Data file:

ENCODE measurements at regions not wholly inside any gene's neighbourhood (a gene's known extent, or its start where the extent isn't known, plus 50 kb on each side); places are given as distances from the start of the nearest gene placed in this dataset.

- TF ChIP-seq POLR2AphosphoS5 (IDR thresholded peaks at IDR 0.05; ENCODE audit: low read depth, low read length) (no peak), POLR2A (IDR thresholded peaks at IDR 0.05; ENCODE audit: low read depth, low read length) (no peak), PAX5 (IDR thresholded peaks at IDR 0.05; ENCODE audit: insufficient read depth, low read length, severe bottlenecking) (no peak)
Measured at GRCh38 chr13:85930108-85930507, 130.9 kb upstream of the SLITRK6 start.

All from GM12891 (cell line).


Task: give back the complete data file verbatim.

ENCODE measurements at regions not wholly inside any gene's neighbourhood (a gene's known extent, or its start where the extent isn't known, plus 50 kb on each side); places are given as distances from the start of the nearest gene placed in this dataset.

- TF ChIP-seq POLR2AphosphoS5 (IDR thresholded peaks at IDR 0.05; ENCODE audit: low read depth, low read length) (no peak), POLR2A (IDR thresholded peaks at IDR 0.05; ENCODE audit: low read depth, low read length) (no peak), PAX5 (IDR thresholded peaks at IDR 0.05; ENCODE audit: insufficient read depth, low read length, severe bottlenecking) (no peak)
Measured at GRCh38 chr13:85930108-85930507, 130.9 kb upstream of the SLITRK6 start.

All from GM12891 (cell line).